For Canadians in most parts of the country, spring had a later start than usual. Whether your adult child is looking for a home this year or is planning to purchase a home in the coming months or years, it’s never too early for them to get their finances in order.
Buying a home isn’t as easy for kids these days as it was even a decade or two ago. High home prices coupled with the mortgage stress test means that it’s tough to even afford a starter home in a decent location. This had led to a lot of parents helping out their adult kids financially to afford a home.
Let’s take a look at some good ways parents can help adult kids buy a home sooner.
Gifting the Entire Down Payment
The first way to help out your adult child is by gifting them their down payment. If you’re in the financial position to do that, gifting them their down payment can let your adult child buy a home in a decent neighbourhood sooner. Maybe they’ll even choose a place close to you. You might do what is called “living inheritance,” when you gift your adult child part of their inheritance when you’re still alive.
A word of caution about this – gifting your adult kid their down payment is fine as long as they appreciate it and it won’t set you back financially. As much as you want to help, gifting your adult child their down payment shouldn’t set back your retirement or involve taking out a reverse mortgage on your home. If that’s the case, maybe you can to help them in other ways.
Matching Down Payment Money
If you can’t afford to gift your adult child their entire down payment or you’re afraid they won’t appreciate it as much as they should, you might consider only gifting them a portion of their down payment. This can be done in several ways.
Personally, my favourite way is to match your adult child’s down payment. This helps your child work towards their down payment and incentives them to save. For example, if your adult child saves $10,000, you’ll match it with $10,000 of your own. This can help them get in the good habit of saving later in life.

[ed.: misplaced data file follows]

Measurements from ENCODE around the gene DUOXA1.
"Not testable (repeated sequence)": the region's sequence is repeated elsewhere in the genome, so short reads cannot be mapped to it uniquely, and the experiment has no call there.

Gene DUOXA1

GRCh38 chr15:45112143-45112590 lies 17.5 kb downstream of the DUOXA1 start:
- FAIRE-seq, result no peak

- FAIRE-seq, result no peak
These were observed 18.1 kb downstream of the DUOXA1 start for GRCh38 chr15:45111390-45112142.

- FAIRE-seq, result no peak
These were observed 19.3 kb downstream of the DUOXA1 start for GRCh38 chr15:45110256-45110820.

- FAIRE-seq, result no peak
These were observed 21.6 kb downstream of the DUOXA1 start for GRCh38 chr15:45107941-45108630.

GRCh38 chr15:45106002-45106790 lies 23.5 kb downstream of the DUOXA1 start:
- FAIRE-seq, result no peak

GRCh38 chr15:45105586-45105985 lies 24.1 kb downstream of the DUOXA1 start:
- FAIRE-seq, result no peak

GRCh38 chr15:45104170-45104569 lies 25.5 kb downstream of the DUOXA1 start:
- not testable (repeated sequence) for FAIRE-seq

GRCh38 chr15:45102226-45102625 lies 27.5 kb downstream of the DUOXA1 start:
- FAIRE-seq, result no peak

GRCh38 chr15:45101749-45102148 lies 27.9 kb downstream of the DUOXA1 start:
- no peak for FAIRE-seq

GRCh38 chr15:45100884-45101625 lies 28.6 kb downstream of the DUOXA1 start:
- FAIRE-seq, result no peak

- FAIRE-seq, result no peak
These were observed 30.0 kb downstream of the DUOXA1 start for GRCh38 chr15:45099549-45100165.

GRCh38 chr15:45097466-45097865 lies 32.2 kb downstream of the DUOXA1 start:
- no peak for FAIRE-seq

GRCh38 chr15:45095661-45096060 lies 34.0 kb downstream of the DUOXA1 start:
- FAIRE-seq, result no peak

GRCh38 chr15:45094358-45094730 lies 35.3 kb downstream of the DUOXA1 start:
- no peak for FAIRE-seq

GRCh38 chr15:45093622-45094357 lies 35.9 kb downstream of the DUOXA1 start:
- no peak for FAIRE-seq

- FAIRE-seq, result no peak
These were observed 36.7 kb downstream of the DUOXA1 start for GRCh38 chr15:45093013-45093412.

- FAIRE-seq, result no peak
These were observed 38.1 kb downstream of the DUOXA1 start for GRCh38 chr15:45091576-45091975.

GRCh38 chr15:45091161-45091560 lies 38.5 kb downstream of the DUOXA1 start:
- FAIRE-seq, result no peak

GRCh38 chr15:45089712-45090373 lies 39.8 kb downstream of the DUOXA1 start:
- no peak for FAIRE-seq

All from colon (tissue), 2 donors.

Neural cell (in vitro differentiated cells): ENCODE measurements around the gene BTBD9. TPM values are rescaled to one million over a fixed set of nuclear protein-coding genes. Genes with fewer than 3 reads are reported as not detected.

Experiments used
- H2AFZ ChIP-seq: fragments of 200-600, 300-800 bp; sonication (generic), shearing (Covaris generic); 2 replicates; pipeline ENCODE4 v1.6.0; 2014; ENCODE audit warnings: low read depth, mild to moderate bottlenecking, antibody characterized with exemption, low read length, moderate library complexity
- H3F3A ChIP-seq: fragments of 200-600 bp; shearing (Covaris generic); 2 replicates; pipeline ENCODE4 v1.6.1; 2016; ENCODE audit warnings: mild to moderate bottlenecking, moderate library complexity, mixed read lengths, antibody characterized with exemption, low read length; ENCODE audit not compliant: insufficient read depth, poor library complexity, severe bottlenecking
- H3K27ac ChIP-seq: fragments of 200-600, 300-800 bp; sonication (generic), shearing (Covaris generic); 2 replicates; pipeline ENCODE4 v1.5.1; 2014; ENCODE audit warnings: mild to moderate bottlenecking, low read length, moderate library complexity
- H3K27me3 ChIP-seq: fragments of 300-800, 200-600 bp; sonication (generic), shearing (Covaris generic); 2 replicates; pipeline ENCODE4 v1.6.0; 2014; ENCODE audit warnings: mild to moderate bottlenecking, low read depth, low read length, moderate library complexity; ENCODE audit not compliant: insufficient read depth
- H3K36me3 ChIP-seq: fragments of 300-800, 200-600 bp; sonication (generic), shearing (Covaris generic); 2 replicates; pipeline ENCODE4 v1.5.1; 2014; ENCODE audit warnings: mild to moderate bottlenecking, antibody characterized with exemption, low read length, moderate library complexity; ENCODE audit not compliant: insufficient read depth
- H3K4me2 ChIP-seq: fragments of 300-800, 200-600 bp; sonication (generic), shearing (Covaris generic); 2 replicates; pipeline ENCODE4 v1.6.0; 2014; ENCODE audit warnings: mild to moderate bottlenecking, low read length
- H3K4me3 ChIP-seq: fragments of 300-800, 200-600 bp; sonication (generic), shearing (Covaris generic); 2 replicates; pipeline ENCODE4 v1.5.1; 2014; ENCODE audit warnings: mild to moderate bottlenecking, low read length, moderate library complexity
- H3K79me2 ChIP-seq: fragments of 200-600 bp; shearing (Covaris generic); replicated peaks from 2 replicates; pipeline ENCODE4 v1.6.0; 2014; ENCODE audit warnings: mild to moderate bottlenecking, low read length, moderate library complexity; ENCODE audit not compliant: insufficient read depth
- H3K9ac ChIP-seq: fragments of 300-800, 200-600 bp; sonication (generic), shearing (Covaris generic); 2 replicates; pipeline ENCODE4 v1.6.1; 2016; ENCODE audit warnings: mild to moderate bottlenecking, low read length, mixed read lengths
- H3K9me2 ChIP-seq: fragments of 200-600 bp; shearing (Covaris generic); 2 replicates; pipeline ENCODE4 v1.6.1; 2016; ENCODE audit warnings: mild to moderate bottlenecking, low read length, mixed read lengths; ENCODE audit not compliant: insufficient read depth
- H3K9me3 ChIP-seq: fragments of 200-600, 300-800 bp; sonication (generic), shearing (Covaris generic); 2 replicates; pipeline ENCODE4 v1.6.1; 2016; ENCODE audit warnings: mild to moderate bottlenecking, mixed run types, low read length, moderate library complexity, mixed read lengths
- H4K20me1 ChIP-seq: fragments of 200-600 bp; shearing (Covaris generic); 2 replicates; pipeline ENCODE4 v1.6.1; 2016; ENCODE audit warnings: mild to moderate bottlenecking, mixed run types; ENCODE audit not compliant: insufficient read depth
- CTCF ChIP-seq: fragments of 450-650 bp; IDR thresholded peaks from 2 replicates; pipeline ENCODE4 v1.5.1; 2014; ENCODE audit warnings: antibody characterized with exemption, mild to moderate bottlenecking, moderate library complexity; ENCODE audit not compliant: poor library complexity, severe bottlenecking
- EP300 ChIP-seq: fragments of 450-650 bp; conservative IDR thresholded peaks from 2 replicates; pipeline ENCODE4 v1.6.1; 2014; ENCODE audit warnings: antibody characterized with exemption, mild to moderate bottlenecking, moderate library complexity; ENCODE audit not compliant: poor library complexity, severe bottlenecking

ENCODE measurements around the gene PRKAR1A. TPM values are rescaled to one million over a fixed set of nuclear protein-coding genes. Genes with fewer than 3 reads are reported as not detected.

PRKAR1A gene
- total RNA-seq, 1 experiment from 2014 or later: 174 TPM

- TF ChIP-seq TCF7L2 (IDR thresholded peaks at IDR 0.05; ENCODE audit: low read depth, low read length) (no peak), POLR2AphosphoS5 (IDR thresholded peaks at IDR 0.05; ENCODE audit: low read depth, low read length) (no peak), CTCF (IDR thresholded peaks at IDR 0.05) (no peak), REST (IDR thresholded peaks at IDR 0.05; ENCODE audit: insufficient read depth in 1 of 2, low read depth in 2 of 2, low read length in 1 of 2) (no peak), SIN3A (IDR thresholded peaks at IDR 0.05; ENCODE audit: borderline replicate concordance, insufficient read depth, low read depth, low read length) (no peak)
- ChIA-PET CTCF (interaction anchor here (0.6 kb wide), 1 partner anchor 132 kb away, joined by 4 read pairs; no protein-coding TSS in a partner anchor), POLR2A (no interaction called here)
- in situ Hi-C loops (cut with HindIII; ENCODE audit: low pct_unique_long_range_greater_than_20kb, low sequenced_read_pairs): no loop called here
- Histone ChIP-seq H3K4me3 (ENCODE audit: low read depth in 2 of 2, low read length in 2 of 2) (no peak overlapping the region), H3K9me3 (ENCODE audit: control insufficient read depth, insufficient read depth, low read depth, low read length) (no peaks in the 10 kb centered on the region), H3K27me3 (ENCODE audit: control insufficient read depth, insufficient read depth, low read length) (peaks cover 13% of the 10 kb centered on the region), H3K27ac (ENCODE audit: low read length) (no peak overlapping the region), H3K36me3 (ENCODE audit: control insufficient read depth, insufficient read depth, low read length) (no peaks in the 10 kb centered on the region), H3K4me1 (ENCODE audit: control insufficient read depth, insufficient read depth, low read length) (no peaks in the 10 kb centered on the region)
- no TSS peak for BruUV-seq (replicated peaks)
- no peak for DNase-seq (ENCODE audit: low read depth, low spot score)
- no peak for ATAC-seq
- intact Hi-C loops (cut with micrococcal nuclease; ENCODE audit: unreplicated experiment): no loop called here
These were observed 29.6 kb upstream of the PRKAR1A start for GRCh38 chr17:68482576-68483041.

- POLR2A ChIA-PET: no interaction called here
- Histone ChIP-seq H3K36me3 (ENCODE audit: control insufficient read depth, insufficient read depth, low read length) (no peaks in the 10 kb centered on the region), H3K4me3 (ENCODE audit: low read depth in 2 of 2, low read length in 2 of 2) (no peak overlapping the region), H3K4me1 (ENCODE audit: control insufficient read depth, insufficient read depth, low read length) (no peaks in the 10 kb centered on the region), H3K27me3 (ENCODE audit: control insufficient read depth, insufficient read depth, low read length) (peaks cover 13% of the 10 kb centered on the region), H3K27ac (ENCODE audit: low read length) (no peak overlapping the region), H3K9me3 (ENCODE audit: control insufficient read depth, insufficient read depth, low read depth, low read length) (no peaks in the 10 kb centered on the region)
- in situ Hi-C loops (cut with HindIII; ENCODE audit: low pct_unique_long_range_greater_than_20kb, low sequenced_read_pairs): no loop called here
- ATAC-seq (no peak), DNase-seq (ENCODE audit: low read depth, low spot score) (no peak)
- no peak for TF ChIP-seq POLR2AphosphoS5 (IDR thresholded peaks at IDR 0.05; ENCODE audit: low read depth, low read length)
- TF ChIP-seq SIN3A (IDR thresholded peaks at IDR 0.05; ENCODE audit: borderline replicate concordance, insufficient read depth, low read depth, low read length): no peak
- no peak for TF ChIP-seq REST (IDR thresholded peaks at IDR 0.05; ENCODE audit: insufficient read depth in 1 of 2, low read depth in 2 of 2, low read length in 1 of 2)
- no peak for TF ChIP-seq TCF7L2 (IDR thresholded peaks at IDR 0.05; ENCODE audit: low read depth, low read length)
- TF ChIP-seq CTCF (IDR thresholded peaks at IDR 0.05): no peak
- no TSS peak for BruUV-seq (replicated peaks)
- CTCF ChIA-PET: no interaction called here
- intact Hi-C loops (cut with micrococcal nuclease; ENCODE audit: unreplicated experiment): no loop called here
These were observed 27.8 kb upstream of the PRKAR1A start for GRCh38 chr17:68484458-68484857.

A variation of matching is topping up your adult child’s down payment. For example, if your adult child saves 15 percent towards a down payment, you’ll top it up by 5 percent to help them avoid mortgage default insurance (this adds up to a 20 percent down payment). It’s a really nice gesture!
Living at Home Longer
There’s no shame in not being able to afford to gift your adult child money. However, a way you can really help them out is letting them live at home longer. This lets your adult child “supercharge” their down payment since they won’t be paying market-level rents.
If you do this have a serious conversation with your adult kid ahead of time. Explain why you are letting them live a home. Set rules and responsibilities. Let them know any chores they are expected to do and how long this arrangement will last. Emphasize that you’re doing this to help them save a bigger down payment sooner. That way they’re less likely to blow their extra money on frivolous things.
There are several ways to do this. You can let them live at home and charge them below-market rent. You could also choose not to charge them any rent at all. Regardless of how you do this, by getting your adult kid on board, it will help make this a win-win situation for both parent and child.
Are you not sure the best way to help your adult kid with their down payment? Contact our offices today to come up with a good savings strategy.
Climb’s Personalized Credit Prescription provides you with customized recommendations to help rebuild your credit score.
About the Author
Sean Cooper is the bestselling author of the book, Burn Your Mortgage: The Simple, Powerful Path to Financial Freedom for Canadians. He bought his first house when he was only 27 in Toronto and paid off his mortgage in just 3 years by age 30. An in-demand Personal Finance Journalist, Money Coach and Speaker, his articles and blogs have been featured in publications such as the Toronto Star, Globe and Mail, Financial Post and MoneySense. Connect with Sean on LinkedIn, Twitter, Facebook and Instagram.